Tuesday, April 23, 2013

(January 21, 1941 – April 22, 2013)

Thanks to Happy Traum for posting this beautiful pic to Facebook.

I first saw Richie Havens perform  in the early 1960s, in a former bowling alley on Page Boulevard in Springfield, Mass. Jumping on the folk music boom of the era, the owners had repurposed the space into a downstairs coffee house called the Pesky Sarpent. For a while, this club was a destination on the New York - Boston folk circuit. It would be a few years before Richie released his first major-label albums and became a huge presence at the Woodstock Festival.

Over the years I caught him in concert at various East Coast venues, but the last time Marti and I heard Richie was here in Paris five years ago at a free concert in Studio 104 the Maison de la Radio. Here's what I blogged at the time:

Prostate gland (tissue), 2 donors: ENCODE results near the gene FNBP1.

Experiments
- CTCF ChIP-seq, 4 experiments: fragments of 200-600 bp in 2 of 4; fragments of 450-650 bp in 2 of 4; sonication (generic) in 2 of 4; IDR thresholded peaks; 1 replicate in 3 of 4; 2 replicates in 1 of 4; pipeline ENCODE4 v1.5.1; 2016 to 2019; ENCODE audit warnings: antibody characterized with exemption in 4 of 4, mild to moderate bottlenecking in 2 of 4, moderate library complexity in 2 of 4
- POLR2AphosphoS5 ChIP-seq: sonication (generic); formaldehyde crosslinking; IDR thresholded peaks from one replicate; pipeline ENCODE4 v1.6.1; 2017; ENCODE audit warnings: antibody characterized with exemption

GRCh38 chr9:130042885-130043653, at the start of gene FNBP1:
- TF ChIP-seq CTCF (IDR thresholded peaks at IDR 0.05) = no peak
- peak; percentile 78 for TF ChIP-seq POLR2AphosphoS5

"After a waaaaaay too long opening set by Eric Bibb, a singer-guitarist who is competent enough but doesn't have that much to say, Richie took the stage accompanied by a guitarist and bass player. He started strong with "All Along The Watchtower," then rolled off a bunch of tunes with which we were unfamiliar. I've always felt that Richie's strengths lie in his deft covers of the great songwriters such as Dylan and Lennon-McCartney.

"Just when I'd about given up hope for Richie Havens remaining relevant in the Third Millennium, the three musicians went into a long Arabic-sounding instrumental intro. I wondered where Richie and his cohorts were going with this, the most compelling music they'd made since the beginning of the set. Then Richie sang:

They can be counted on to tell us who
our enemies are
But they're never the ones to fight or to die
And there are lives in the balance
There are people under fire
There are children at the cannons
And there is blood on the wire
Lives In The Balance - Jackson Browne

Nice save, oldtimer." 

R.I.P., Richie.

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